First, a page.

Conference Announcement

Mortgage Contract Design: Implications for Households, Monetary Policy, and Financial Stability

May 20-21, 2015

The design of mortgage contracts varies strikingly across countries and through time, in terms of interest rate sensitivity, callability, maturity and other dimensions. For example, long‐term prepayable fixed‐rate mortgages predominate in the US and Denmark, while variable‐rate contracts tied to short‐term interest rates are popular in the UK, Canada, Australia and a number of other countries. These differences reflect a variety of factors ranging from household preferences to housing finance regulation, and have important implications for monetary policy transmission, financial stability, household finance and portfolio choice.

This two-day conference aims to stimulate discussion among academics, policy makers, and practitioners about the causes and consequences of mortgage contract design. The first day will focus on academic research. The second will focus on policy presentations and panel discussions.


The conference is sponsored by the Federal Reserve Bank of New York, in association with the NYU Stern School of Business Center for Real Estate Finance Research and the Journal of Financial Economics.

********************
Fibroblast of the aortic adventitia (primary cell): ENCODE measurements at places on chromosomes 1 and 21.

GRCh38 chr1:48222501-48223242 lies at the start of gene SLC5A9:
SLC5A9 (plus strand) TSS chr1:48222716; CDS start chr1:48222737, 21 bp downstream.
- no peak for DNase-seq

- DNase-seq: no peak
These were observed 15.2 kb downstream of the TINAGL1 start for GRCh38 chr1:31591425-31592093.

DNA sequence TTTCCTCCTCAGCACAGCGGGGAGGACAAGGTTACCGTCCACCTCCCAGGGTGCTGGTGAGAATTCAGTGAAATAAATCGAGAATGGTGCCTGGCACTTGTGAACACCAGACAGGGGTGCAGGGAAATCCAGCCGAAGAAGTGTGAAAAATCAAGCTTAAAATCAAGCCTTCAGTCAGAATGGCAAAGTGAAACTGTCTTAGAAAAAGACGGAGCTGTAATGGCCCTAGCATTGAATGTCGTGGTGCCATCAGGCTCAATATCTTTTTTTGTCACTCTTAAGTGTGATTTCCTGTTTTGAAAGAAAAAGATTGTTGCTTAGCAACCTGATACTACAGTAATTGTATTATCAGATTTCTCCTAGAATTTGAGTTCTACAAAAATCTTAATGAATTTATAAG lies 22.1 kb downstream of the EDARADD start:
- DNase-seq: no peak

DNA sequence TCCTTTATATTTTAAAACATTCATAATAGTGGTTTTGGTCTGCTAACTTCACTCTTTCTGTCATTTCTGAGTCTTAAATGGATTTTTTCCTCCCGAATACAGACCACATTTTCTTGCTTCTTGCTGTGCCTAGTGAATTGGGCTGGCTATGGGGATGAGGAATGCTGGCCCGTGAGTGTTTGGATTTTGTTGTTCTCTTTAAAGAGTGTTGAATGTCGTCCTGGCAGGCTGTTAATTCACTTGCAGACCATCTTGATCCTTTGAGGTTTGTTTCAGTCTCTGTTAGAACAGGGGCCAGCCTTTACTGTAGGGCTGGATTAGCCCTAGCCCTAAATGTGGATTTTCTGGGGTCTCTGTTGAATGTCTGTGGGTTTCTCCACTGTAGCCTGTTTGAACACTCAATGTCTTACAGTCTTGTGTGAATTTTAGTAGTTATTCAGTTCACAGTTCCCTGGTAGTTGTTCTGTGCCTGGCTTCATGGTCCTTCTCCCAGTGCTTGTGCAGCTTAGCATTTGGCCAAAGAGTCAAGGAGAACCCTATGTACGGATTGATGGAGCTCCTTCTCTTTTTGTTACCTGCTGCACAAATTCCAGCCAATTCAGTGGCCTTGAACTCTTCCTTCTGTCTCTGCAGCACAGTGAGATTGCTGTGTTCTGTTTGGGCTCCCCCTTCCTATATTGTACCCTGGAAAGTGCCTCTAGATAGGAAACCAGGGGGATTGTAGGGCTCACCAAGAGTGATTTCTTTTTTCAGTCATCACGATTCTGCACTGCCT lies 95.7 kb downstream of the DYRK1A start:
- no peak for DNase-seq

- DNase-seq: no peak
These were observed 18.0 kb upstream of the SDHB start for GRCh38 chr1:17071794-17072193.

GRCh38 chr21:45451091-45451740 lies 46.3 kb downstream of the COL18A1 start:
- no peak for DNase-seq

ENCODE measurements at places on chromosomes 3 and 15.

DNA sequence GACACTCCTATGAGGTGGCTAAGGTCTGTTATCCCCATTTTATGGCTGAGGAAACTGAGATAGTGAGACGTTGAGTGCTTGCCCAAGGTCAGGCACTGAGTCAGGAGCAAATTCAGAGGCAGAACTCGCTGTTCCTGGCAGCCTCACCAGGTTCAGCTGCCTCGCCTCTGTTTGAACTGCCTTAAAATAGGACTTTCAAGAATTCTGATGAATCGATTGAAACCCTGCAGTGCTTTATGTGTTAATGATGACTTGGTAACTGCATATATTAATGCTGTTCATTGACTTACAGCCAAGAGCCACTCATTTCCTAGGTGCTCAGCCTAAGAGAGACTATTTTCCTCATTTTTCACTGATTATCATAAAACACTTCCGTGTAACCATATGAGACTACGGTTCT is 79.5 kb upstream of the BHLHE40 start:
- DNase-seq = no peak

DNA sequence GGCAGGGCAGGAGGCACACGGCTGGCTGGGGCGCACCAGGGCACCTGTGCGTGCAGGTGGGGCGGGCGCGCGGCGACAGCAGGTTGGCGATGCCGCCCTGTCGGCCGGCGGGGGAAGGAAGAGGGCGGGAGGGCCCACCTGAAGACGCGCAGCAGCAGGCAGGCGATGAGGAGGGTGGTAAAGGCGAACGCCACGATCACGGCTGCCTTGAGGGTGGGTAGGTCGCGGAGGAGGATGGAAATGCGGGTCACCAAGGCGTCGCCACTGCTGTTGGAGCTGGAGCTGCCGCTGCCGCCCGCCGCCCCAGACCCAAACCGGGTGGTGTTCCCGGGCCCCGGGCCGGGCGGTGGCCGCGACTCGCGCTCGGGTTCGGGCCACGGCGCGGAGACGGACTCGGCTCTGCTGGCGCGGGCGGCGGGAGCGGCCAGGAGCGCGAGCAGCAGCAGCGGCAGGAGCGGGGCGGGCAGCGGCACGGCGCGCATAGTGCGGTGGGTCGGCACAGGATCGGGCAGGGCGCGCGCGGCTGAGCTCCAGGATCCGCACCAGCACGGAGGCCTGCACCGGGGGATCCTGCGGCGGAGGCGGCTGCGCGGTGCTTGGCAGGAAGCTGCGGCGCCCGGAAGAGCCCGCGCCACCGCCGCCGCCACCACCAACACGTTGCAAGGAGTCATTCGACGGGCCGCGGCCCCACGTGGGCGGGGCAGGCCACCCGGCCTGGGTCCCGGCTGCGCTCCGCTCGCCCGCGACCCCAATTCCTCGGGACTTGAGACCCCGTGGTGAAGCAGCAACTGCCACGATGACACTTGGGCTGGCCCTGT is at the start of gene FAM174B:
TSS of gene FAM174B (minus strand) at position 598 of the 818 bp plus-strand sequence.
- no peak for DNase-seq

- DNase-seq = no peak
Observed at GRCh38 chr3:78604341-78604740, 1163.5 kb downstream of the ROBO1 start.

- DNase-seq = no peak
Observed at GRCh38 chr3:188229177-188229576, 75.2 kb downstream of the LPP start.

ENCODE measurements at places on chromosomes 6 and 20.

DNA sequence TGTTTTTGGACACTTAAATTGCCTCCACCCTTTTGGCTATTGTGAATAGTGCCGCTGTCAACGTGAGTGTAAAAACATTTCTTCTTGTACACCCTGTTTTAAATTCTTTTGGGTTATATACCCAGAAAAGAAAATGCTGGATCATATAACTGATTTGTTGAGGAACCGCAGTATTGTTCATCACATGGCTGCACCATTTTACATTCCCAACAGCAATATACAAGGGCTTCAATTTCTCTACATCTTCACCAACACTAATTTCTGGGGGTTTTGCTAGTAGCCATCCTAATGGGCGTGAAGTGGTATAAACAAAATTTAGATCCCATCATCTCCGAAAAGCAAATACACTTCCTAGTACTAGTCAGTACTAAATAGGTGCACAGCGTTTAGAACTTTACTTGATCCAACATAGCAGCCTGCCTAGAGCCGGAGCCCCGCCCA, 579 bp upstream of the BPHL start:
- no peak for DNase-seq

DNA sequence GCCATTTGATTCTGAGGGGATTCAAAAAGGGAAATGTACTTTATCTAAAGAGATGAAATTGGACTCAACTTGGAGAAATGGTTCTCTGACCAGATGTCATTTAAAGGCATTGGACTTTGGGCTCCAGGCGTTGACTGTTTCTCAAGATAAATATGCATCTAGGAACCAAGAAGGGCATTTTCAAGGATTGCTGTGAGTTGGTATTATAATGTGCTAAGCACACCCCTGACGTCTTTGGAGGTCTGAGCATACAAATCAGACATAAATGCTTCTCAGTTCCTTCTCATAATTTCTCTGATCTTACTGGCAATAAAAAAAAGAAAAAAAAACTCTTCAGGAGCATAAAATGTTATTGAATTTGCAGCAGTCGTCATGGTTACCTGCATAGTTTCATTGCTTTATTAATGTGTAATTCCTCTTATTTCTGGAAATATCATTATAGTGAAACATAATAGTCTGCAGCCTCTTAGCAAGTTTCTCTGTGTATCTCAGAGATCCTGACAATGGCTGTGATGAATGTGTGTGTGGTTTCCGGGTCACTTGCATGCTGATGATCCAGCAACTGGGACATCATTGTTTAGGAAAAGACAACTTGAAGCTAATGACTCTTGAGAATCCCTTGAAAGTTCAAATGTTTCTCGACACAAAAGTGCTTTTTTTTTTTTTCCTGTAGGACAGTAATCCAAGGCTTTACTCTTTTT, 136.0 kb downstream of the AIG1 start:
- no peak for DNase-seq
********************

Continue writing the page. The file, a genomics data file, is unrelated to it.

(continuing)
The conference aims at bringing together financial economists, macroeconomists, practitioners and policy makers. The conference is by invitation only.

Agenda: Day 1>> / Day 2>>

This event is open to the media. Chatham House Rule will be in effect for all but the welcoming and keynote remarks; media may report on comments made during the event, but may not attribute remarks to individuals or organizations. To register, please contact Andrea Priest at the New York Fed, or (212) 720-6139.


Federal Reserve Bank of New York
33 Liberty Street
New York, NY

Conference Organizers

John Campbell, Harvard University
Andreas Fuster, Federal Reserve Bank of New York
David Lucca, Federal Reserve Bank of New York
Stijn Van Nieuwerburgh, New York University
James Vickery, Federal Reserve Bank of New York

Academic Program Committee

Arvind Krishnamurthy, Northwestern University
Tomasz Piskorski, Columbia University
Tarun Ramadorai, Oxford University
David Scharfstein, Harvard University
Amit Seru, University of Chicago
Nancy Wallace, UC Berkeley


Please address any questions to:

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